Amendment proposes "smooth" state budgets (Karl Baker)

There was a good deal of talk about a bipartisan “budget smoothing” proposal last month, but a dearth of information about the specifics. State panel pitches budget limits, Scott Goss, 5/16/18. Now one of the key details – the text of a proposed amendment to the Delaware Constitution - has been revealed.

Introduced by Rep. Quinton Johnson (D-Middletown) with the support of numerous sponsors & co-sponsors (24 representatives, 9 senators) from both sides of the aisle, HB 460 is reportedly in synch with a plan recommended “last month” by “a panel of economists and state political leaders.” Finance Secretary Rick Geisenberger makes the case for the bill in
this story, and Governor John Carney is quoted that the proposed “constitutional amendment will ensure our commitment to making responsible, long-term decisions about our finances.”

The apparent intent of this carefully orchestrated rollout is that HB 460 will sail through the General Assembly (2/3 approval required in both chambers), setting the stage for a second vote in 2019 that would make the amendment effective. After all, how could anyone be against “responsible, long-term decisions?” But we would suggest considering the proposal carefully before “jumping on the bandwagon.”

One concern is the transfer of the accumulated funds in the Budget Reserve Account (aka “rainy day fund”) to a newly created Budget Stabilization Fund. Balance in the BRA can only be tapped (with a 60% supermajority vote) under unusual circumstances, e.g., “an unanticipated deficit," and the balance has built up to $232 million (some 5% of the annual state budget). Under the proposed amendment, it might be possible to gradually draw down this amount with a simple majority vote.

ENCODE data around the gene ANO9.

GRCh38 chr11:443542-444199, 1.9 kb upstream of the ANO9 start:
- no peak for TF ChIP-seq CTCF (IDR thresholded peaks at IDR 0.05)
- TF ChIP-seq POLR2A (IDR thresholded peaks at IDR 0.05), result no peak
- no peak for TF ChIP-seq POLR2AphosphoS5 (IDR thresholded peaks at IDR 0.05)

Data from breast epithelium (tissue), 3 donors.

Additionally, the “budget smoothing” features of the proposed rules seem inordinately technical for a constitutional provision, e.g., calculating “Benchmark Appropriation” amounts based on equal weightings of the 3-year average of (1) Delaware personal income growth, and (2) Delaware population growth plus the growth in the implicit price deflator for state and local government purchases. Further muddying the waters, the initial index factors in the Constitution could thereafter be changed by statute (with a 3/5 vote). Even assuming the budget smoothing proposal has some merit, there must be a better way to implement it.

Another oddity is a statement in the synopsis of HB 460 that isn’t reflected in the bill detail, namely a recommendation that “any final adoption of the structural budget reforms included in this Act be accompanied by statutory enactment of structural reforms to the Personal Income Tax by broadening the tax base” as has been recommended by the DEFAC Advisory Council of Revenues. Wonder what that’s all about.
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